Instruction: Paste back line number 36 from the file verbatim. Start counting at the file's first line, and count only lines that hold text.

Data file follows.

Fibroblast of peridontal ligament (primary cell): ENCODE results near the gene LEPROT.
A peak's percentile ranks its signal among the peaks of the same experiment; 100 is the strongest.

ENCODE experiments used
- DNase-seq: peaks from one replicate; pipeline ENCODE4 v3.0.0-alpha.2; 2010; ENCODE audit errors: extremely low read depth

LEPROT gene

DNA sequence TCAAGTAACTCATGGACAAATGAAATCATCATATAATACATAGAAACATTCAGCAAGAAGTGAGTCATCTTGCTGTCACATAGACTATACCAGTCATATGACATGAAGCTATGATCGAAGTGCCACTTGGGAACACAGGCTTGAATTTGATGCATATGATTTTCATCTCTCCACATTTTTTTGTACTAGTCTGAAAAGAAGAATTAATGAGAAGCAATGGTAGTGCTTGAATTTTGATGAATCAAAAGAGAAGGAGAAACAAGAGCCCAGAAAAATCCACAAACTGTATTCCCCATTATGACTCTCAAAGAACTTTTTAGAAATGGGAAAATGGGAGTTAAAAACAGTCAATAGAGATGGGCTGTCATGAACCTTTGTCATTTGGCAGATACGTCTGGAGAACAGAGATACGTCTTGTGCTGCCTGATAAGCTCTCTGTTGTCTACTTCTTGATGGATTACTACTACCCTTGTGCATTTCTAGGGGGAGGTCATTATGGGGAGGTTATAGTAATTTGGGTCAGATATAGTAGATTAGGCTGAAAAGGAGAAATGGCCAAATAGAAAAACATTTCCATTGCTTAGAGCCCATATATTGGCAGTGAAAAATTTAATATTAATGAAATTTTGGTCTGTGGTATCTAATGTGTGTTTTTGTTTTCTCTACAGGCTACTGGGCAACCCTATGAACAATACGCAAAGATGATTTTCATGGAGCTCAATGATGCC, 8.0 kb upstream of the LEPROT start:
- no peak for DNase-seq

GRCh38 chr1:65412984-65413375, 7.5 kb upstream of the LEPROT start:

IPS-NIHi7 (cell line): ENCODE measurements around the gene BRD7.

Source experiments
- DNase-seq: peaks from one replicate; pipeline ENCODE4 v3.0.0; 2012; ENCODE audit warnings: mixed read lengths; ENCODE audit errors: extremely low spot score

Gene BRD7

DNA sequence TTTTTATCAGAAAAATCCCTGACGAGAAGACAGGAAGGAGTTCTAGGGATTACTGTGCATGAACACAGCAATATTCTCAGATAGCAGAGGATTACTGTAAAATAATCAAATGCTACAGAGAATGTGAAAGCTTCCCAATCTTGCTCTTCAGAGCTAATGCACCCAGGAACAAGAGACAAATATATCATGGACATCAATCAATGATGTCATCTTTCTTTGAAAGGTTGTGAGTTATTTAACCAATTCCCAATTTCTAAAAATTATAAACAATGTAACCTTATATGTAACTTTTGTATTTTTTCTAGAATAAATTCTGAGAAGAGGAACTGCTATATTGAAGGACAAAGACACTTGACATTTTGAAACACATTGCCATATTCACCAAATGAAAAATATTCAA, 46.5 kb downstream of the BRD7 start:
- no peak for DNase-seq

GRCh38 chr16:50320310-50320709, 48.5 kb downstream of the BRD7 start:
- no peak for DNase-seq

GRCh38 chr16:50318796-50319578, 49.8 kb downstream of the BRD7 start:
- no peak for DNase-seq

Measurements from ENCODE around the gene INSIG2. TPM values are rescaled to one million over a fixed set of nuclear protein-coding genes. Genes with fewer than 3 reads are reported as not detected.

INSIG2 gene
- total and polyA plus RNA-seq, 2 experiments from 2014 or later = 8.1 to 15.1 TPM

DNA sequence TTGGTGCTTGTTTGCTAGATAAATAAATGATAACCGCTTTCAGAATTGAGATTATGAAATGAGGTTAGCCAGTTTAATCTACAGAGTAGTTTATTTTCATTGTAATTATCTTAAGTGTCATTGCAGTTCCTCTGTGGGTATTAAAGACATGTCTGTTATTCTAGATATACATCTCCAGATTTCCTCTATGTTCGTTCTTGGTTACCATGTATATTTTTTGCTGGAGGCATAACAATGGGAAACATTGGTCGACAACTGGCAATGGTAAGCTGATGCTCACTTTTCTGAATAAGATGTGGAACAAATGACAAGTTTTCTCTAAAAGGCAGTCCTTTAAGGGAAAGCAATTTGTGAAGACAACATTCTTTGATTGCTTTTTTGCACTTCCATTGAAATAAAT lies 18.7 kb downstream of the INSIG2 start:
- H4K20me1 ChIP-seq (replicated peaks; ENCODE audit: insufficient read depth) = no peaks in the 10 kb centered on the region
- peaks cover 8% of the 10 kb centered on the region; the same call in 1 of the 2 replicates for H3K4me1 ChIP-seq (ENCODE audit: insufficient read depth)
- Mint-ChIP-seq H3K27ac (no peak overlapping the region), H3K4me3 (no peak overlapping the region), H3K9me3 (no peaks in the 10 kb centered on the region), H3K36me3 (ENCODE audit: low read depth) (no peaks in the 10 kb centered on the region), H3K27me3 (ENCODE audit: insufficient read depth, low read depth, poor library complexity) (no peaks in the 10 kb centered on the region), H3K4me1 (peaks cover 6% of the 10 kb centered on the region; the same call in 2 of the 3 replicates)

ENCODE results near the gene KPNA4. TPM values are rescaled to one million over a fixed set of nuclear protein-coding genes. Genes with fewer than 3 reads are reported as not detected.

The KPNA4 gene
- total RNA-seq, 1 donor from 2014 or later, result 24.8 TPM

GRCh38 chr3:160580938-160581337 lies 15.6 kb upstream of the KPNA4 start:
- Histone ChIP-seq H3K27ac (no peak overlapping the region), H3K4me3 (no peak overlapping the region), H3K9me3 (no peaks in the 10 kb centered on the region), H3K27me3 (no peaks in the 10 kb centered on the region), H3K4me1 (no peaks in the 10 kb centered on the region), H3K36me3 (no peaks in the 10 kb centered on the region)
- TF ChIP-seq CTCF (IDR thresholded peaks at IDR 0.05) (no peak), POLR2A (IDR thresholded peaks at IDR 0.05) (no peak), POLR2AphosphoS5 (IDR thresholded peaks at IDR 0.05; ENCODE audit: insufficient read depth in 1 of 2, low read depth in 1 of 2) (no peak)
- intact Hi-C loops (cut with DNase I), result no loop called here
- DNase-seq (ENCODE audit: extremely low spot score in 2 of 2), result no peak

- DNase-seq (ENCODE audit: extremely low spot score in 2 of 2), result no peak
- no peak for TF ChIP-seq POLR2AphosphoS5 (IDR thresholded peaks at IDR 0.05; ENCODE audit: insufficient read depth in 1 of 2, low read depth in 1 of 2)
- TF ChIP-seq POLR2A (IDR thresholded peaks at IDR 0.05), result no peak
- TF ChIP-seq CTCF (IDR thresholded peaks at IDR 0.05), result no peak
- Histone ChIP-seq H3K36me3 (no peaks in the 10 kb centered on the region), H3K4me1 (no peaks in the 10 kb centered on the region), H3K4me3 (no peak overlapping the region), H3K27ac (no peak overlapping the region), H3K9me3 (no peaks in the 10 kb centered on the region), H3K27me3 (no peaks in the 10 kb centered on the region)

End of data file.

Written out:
- TF ChIP-seq POLR2A (IDR thresholded peaks at IDR 0.05), result no peak